To Korea watchers, a Bruce Cumings criticism of a North Korean leader is the equivalent of Jim Nabors’s gay wedding. Even if the affirmation itself is hardly controversial anymore, you’re still entitled to be gobsmacked upon hearing who offered it.

Even John Kerry called the purge “an ominous sign” of instability and danger, called Kim himself “reckless” (that word again) and “insecure,” and compared him to Saddam Hussein. Video here.

We’ve come a long way since 2012, when Ri Sol Ju, who is not dead, symbolized everything we wanted to believe about North Korea. While starvation and cannibalism were reported just a few miles south of Pyongyang, correspondents in the capital saw significant national policy implications in Ri’s fashions, her physical appearance, and court entertainers in mini-dresses and knockoff Mickey Mouse costumes. One, dazzled by the “jumbotrons, the multicolor lights of the newly built residential complex on Changjon Street, and the spectacular 2013 new year fireworks,” saw “hope in the air, and new positive expectations about the future.” To support his case, he even cited the closure of Camp 22, though he didn’t bother to mention the disappearance of its 30,000 prisoners.

No one crawled out further on this slender limb than John DeLury, who argued that Kim Jong Un was bringing glasnost to North Korea. Reread this piece by DeLury in Yale Global, just to see how poorly the analysis has held up:

[A]lready Kim’s leadership style, political inclinations and attitude toward the world are starting to come into focus – and a big surprise is that Kim appears to be heading in what he describes as a “new, creative and enterprising” direction, nudging the national compass away from a fixation on his father’s “military-first politics” toward a Deng-like pragmatic emphasis on economic development.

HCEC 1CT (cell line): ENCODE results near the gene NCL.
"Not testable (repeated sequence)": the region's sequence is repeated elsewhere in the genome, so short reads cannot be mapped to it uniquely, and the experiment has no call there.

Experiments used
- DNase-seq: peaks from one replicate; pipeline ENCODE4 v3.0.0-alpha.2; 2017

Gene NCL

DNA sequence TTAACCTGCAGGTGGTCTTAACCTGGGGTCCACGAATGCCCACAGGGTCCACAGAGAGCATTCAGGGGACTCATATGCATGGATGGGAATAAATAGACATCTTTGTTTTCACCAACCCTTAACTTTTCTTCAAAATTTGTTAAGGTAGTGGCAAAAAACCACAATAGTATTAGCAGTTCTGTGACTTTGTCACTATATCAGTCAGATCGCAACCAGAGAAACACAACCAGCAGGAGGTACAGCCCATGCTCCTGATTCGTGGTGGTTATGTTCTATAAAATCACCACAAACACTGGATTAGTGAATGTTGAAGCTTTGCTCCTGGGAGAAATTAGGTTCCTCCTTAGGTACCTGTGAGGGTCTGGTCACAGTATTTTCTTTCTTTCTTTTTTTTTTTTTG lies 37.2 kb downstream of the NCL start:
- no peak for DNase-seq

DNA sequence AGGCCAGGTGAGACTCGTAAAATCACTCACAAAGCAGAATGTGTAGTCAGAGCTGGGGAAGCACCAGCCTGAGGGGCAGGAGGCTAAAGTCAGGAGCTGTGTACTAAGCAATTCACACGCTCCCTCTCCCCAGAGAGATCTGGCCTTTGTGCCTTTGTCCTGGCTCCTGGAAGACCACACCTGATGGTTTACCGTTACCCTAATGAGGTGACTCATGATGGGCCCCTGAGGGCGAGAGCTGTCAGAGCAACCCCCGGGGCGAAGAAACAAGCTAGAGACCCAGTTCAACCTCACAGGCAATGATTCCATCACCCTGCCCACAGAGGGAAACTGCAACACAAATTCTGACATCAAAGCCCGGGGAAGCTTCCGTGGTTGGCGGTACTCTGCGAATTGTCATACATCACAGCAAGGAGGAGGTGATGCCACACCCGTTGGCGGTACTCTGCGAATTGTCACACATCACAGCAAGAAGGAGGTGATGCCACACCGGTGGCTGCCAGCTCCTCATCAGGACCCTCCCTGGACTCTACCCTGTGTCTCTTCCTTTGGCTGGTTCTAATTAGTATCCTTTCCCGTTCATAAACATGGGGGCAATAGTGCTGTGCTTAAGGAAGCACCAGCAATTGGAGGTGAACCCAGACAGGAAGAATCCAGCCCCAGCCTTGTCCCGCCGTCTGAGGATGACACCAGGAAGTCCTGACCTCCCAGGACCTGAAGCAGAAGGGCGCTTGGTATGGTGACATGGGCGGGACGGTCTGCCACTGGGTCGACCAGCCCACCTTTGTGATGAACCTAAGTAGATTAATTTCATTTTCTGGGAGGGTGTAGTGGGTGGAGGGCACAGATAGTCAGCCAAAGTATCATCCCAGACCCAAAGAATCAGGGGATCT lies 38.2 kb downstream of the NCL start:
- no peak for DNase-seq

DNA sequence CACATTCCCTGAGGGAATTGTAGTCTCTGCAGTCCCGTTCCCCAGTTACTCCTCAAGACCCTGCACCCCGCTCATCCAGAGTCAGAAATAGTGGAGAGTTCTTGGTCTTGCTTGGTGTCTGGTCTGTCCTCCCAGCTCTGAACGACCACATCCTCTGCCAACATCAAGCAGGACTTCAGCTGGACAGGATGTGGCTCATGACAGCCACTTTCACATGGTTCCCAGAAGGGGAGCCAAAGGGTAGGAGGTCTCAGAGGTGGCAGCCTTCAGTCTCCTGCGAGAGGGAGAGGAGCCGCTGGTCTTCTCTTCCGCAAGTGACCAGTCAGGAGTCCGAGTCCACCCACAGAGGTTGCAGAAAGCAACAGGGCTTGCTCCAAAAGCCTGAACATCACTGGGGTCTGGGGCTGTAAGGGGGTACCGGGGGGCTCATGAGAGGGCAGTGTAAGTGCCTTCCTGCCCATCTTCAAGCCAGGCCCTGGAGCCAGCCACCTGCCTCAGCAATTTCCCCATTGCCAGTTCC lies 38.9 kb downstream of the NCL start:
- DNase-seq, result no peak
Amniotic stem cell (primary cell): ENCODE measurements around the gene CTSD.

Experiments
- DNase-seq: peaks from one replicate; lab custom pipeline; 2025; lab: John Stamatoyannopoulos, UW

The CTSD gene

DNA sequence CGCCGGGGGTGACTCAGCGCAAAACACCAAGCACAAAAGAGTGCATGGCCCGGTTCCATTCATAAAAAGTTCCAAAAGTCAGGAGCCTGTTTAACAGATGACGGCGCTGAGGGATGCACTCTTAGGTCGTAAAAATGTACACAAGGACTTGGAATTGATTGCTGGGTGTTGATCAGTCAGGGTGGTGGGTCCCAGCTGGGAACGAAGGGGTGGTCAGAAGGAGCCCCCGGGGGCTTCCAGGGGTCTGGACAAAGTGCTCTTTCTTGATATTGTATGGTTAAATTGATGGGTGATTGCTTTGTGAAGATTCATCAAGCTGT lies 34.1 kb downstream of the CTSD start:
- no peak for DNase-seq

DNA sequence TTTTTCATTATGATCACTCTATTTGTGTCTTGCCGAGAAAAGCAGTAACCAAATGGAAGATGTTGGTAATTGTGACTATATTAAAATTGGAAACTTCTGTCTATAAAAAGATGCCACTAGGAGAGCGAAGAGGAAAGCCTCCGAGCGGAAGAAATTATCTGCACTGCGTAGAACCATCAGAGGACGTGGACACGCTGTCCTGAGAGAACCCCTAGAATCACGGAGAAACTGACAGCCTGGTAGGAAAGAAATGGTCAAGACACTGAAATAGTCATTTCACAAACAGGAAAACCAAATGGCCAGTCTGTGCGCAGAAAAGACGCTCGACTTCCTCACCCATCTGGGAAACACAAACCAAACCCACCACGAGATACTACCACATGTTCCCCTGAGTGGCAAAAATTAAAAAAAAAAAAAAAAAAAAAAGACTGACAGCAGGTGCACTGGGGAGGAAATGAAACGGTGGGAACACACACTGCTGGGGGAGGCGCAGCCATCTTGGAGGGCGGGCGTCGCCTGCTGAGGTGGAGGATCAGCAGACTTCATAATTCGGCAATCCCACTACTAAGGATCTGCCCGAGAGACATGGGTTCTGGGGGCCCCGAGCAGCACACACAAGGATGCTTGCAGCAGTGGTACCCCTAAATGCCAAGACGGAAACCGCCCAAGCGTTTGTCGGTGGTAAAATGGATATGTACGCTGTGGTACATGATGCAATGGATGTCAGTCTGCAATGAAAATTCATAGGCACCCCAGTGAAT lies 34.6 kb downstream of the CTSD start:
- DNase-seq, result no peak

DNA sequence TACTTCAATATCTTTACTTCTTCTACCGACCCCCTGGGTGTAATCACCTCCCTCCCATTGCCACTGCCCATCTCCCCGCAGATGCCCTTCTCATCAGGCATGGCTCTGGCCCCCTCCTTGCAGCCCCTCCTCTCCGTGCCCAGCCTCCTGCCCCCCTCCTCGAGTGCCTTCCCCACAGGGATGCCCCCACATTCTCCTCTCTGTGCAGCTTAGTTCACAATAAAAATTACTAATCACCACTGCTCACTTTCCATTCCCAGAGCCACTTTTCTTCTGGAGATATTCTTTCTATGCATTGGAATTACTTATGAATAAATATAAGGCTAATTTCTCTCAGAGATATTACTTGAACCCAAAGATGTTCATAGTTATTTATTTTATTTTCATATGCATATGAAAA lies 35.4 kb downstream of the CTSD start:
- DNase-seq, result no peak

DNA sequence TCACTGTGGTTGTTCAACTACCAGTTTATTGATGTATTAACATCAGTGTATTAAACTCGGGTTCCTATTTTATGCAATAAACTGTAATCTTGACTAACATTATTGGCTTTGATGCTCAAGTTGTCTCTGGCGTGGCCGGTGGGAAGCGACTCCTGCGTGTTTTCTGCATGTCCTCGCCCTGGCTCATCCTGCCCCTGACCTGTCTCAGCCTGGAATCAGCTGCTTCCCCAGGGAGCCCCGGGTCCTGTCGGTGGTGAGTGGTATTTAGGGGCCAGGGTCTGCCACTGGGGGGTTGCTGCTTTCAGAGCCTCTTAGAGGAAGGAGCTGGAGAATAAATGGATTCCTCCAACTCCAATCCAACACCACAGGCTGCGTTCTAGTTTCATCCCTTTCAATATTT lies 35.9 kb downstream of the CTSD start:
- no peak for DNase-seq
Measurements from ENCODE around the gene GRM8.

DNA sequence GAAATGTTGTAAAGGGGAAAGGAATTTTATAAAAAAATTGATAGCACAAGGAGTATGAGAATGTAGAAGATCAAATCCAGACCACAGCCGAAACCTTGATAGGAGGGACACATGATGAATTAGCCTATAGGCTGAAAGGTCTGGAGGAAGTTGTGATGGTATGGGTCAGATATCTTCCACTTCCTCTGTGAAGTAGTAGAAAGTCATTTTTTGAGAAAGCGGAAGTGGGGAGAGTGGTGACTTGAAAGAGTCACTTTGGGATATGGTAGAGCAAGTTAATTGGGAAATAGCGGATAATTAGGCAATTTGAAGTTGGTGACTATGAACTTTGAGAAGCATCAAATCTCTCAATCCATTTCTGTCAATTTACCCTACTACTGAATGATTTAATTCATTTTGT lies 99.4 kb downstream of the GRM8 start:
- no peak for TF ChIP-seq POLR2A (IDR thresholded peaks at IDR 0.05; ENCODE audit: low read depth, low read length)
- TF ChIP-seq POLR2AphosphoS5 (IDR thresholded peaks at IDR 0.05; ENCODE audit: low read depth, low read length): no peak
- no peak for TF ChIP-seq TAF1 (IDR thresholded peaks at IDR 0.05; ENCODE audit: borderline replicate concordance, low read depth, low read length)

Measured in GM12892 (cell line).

I’m sure DeLury is a nice enough fellow, but somewhere, he must be wishing he hadn’t written this. It’s easy, of course, to criticize a necessarily speculative view in hindsight, but even then, it was common knowledge that Uday Hussein, Hannibal Khaddafy, and Nicu Ceausescu also enjoyed Europe’s casinos, resorts, and fleshpots. Even then, we could see the evidence that the regime’s brutality was actually intensifying.

I guess it’s like they say. One man’s Gorby is another man’s Caligula.

Open Sources, Special Purge Edition

Today’s big news from North Korea is that Kim Jong Un didn’t kill his wife after all. Dark rumors had been swirling in the South Korean press — the kind of apocryphal rumor that’s more significant for the very fact of its circulation than anything else — that Kim Jong Un had purged Jang Song-Thaek over an affair with Ri “when she was a singer for the Unhasu Orchestra.” Ri has since appeared at a ceremony marking the second anniversary of Kim Jong Il’s death, although we still don’t know whether she was wearing Prada or Gucci.

~  ~  ~

Three more Jang associates who show no immediate signs of squealing their lives out at the chopping block are his widow, Kim Kyong Hui (named to a funeral committee, but so far, not seen at the anniversary ceremonies), North Korea’s Ambassador to China (still taking meetings), and Vice-Premier Ro Du-chol (also on the funeral committee).

For years, I’d heard from a well-connected South Korean friend that Kim Kyong Hui and Jang were in a Clintonian marriage, and that their estrangement was a bitter one. I’d even heard that she was the more powerful of the two spouses (she certainly is now). The Joongang Ilbo, citing the Asahi Shimbun, says that Kim divorced Jang shortly before his execution. This report, citing South Korean sources, says that Jang and Kim’s “only daughter committed suicide in 2006 while studying in Paris.” What a sad life she must have lived, and she was one of the “lucky” ones.